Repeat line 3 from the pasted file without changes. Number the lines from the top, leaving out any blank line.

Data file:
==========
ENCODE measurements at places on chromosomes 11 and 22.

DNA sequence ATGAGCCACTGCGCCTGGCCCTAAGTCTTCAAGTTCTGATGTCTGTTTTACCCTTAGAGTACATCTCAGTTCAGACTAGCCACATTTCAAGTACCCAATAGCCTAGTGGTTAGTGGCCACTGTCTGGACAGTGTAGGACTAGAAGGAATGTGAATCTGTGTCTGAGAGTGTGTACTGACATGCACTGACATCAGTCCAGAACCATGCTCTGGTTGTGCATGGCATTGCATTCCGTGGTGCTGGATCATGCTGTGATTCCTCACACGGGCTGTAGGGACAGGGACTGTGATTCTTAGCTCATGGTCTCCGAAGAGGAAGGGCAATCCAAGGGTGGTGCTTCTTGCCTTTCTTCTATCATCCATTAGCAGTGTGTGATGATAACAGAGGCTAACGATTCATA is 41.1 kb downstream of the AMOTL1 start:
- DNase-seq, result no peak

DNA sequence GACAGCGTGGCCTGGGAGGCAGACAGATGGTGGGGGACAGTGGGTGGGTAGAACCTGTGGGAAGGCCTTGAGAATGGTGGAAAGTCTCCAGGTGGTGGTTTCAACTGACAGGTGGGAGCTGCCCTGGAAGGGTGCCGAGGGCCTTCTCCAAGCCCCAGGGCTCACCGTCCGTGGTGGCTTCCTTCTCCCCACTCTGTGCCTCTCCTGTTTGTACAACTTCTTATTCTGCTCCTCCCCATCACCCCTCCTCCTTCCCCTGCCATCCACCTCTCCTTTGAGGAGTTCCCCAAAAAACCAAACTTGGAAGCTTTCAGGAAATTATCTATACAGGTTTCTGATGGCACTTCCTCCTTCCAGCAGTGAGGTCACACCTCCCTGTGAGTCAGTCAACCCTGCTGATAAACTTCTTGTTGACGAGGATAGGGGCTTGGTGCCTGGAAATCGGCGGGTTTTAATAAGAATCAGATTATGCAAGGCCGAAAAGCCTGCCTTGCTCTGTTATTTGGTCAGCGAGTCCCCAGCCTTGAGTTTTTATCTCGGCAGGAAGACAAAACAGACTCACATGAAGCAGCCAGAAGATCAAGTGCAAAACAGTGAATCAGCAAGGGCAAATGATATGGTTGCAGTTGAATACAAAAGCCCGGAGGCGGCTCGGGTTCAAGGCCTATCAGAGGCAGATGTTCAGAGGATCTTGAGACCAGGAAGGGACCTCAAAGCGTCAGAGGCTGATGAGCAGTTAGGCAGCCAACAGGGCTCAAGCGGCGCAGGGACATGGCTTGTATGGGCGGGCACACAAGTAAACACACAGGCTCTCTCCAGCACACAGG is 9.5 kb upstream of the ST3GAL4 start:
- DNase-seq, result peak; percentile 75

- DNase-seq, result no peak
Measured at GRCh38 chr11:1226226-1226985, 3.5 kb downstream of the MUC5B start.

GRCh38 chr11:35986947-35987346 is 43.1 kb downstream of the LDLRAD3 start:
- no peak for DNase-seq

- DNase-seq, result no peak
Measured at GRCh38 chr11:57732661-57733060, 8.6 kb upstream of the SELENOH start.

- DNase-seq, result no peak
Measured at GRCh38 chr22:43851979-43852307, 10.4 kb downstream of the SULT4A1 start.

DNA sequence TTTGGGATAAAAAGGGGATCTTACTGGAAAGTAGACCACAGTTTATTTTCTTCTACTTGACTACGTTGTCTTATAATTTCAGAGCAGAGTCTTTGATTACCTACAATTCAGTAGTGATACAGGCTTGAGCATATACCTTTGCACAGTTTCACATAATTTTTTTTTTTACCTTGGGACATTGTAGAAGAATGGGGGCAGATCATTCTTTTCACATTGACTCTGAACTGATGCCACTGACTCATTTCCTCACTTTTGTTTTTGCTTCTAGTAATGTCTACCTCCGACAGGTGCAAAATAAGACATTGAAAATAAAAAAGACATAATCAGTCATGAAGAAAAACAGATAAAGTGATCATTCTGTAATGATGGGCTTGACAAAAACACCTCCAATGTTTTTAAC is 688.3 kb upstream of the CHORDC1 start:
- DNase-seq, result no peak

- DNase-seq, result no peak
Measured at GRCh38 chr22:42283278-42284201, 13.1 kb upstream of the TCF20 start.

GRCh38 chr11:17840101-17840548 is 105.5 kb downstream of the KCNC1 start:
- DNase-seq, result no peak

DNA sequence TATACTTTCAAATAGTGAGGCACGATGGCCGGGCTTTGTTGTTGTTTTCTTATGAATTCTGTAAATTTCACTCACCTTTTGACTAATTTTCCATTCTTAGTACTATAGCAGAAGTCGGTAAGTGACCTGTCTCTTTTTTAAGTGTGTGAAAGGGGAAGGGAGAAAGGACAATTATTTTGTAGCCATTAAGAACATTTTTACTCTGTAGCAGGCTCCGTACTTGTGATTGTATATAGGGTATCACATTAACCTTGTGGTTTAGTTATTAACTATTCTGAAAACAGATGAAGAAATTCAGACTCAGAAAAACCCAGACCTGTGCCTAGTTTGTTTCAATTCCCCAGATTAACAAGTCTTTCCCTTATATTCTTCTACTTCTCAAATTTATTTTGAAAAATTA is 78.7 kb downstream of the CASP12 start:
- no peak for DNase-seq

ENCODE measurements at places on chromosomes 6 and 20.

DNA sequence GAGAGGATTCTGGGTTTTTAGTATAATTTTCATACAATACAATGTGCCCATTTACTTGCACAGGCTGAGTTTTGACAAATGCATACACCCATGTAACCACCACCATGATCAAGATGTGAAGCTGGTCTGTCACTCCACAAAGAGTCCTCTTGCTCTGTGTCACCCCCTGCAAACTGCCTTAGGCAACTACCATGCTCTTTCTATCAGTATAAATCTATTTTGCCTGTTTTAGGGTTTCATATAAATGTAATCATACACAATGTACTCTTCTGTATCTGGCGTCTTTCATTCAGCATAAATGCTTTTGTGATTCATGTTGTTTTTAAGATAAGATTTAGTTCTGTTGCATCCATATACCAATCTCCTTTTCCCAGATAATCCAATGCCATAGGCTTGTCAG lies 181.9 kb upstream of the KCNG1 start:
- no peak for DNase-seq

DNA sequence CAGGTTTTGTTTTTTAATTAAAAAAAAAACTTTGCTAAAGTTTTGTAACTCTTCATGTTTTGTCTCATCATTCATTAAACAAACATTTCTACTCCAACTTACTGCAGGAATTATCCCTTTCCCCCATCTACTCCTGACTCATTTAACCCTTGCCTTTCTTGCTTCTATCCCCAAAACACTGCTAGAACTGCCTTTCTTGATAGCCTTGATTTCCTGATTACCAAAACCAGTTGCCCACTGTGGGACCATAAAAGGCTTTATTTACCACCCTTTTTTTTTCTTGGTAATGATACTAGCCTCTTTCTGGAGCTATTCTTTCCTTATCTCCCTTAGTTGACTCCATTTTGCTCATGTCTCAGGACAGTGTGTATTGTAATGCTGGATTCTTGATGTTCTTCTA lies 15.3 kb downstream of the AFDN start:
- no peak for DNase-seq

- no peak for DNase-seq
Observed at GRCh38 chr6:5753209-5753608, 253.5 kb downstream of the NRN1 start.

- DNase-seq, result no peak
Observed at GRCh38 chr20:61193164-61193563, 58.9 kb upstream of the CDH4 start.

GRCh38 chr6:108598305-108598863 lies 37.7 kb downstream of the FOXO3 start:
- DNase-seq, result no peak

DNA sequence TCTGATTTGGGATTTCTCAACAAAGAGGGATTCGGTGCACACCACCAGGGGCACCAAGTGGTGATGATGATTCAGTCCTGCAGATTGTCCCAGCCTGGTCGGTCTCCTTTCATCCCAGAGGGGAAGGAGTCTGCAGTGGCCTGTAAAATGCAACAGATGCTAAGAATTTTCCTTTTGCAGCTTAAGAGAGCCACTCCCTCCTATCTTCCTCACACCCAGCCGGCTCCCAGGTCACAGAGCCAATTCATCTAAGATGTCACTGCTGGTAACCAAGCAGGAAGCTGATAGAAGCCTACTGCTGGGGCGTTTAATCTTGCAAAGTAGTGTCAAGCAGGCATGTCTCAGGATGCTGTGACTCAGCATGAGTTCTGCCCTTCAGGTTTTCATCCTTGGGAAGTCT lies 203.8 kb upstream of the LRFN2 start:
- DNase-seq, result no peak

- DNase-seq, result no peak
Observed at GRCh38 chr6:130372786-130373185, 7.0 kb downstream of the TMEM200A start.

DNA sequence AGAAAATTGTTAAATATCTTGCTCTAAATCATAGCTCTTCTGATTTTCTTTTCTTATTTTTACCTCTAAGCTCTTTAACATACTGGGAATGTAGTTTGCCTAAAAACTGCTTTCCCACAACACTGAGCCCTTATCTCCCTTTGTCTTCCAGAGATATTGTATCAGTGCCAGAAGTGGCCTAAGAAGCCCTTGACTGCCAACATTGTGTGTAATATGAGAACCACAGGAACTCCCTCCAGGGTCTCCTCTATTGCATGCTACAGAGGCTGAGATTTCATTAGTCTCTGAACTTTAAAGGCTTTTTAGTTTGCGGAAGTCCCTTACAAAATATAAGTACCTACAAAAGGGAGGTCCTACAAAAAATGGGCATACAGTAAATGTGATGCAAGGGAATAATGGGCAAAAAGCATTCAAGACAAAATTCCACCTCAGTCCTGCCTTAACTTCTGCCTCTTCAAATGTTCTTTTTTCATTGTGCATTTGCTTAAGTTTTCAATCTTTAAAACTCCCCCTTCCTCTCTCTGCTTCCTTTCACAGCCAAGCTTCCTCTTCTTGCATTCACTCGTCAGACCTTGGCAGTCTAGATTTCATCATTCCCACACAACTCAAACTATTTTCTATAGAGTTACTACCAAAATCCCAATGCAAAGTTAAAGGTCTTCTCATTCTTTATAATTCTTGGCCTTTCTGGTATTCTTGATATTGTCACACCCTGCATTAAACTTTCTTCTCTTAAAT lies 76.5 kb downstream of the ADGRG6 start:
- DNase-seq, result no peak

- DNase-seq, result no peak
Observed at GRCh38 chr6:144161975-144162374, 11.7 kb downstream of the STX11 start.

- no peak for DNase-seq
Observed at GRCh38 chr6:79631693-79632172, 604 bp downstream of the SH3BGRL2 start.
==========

- DNase-seq, result no peak